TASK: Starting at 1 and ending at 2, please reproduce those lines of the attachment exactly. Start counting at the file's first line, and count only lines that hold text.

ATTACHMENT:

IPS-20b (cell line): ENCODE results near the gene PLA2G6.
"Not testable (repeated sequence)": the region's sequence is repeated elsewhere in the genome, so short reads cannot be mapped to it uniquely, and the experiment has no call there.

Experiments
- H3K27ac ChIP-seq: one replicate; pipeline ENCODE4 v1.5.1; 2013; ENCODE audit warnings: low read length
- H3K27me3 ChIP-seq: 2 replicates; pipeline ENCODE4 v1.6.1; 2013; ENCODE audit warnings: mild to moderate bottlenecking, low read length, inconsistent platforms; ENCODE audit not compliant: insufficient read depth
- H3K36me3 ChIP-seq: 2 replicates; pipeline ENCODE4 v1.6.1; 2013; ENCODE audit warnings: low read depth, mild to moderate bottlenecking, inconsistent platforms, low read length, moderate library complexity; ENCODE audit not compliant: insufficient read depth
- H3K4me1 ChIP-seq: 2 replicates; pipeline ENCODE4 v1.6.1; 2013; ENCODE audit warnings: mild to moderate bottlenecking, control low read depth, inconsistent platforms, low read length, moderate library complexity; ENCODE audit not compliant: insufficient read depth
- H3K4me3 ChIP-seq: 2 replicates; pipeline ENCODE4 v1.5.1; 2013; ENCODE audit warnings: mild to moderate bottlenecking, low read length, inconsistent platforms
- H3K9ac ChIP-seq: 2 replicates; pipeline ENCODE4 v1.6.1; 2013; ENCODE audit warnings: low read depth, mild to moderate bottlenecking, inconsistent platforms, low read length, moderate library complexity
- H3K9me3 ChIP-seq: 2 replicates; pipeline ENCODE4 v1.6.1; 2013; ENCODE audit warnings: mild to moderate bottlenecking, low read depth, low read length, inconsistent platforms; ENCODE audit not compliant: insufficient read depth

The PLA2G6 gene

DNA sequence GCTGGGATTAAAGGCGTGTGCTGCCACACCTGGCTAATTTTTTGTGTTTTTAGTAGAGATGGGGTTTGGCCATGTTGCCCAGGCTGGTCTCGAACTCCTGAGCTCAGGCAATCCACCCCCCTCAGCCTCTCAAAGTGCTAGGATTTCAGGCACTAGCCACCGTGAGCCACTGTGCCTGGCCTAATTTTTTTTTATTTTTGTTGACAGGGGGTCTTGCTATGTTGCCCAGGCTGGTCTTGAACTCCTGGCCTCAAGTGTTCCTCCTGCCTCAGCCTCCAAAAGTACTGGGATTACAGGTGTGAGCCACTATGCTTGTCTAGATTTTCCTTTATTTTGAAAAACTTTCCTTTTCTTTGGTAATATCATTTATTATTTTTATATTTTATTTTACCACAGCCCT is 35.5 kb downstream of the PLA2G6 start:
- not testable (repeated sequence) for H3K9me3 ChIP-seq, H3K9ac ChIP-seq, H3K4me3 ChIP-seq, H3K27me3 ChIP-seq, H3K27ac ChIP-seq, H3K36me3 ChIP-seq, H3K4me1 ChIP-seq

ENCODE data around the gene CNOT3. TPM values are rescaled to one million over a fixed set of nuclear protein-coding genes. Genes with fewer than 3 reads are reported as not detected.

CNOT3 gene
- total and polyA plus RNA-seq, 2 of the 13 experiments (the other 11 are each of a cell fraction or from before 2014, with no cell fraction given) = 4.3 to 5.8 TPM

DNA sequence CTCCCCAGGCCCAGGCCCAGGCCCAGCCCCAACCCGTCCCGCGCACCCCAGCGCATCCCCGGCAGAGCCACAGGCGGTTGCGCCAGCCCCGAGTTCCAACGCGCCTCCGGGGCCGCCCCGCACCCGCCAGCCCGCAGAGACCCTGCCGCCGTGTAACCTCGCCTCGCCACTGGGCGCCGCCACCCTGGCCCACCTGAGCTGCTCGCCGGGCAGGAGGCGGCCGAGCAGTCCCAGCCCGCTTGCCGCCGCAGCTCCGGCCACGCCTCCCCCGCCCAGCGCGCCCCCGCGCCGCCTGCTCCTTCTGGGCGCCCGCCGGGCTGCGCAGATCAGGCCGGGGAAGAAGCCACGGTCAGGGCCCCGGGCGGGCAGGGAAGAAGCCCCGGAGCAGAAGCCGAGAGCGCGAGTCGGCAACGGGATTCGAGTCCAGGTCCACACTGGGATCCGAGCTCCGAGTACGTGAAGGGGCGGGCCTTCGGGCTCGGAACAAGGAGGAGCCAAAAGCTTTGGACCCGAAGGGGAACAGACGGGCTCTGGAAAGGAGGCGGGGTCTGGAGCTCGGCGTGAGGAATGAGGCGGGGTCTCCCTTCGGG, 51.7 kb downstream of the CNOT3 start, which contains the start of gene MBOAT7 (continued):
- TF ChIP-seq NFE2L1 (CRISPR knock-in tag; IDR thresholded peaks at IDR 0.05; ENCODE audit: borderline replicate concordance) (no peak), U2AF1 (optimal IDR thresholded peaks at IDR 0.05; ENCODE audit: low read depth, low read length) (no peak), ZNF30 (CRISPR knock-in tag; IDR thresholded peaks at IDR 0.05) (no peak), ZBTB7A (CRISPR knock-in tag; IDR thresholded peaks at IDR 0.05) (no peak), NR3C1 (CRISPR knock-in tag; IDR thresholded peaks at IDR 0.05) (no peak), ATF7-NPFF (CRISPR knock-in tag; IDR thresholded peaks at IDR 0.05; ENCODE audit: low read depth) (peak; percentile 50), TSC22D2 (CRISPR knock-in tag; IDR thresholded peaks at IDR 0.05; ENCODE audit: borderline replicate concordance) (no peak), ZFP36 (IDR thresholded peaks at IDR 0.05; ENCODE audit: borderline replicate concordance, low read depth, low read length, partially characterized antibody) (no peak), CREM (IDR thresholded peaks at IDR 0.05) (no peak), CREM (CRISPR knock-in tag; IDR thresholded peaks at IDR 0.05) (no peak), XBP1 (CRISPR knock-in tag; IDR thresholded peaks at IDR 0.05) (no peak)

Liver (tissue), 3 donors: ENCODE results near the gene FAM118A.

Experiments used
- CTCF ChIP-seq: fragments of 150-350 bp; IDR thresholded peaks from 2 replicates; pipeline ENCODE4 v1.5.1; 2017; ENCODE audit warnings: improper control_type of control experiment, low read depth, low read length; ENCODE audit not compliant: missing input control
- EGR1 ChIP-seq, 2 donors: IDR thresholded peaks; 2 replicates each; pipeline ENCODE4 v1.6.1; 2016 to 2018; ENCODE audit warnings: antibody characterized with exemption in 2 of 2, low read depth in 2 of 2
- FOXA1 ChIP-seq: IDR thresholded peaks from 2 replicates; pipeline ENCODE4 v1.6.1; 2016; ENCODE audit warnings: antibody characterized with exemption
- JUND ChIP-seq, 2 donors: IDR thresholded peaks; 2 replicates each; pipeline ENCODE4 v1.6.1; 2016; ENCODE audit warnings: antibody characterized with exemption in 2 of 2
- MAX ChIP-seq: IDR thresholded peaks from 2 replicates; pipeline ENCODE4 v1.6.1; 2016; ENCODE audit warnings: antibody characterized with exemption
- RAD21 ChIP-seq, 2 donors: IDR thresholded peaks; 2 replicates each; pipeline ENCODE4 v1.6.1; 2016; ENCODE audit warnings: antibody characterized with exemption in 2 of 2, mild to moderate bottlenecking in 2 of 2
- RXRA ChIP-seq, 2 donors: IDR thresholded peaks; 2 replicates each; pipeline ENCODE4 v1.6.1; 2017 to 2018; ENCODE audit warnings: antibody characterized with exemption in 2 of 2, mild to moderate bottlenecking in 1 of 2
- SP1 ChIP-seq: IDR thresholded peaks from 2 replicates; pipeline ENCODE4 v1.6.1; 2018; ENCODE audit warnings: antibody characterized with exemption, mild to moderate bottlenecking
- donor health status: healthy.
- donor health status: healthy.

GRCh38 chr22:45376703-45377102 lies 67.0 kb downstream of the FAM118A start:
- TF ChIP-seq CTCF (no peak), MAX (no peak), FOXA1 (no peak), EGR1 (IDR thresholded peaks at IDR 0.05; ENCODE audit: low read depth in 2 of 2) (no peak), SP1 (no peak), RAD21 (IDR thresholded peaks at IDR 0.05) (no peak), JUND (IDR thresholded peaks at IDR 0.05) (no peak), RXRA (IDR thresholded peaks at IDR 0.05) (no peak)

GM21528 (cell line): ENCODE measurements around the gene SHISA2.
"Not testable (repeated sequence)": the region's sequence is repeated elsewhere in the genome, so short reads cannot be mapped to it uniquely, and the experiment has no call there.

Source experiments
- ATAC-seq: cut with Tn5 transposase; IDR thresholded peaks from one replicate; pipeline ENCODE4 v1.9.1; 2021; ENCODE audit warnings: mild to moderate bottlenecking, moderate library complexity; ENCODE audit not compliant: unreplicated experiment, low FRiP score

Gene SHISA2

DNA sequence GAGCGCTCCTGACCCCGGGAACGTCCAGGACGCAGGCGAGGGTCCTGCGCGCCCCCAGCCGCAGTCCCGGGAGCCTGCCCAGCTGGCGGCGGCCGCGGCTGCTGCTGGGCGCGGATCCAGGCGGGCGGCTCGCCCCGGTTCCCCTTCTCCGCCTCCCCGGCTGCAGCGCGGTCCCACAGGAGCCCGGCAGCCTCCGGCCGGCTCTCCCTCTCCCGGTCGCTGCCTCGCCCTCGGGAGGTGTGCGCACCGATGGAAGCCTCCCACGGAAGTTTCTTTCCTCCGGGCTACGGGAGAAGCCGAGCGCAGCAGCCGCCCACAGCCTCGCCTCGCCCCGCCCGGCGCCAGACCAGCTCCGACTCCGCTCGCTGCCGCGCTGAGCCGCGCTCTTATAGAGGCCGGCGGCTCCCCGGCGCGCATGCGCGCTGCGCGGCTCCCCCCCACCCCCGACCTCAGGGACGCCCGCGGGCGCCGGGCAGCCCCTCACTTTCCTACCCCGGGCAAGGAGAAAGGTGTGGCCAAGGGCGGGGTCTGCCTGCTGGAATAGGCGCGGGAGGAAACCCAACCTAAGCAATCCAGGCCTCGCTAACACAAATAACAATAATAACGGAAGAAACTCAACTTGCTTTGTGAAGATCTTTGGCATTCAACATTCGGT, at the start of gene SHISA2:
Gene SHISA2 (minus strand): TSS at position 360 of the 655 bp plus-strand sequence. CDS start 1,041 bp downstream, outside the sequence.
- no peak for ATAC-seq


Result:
IPS-20b (cell line): ENCODE results near the gene PLA2G6.
"Not testable (repeated sequence)": the region's sequence is repeated elsewhere in the genome, so short reads cannot be mapped to it uniquely, and the experiment has no call there.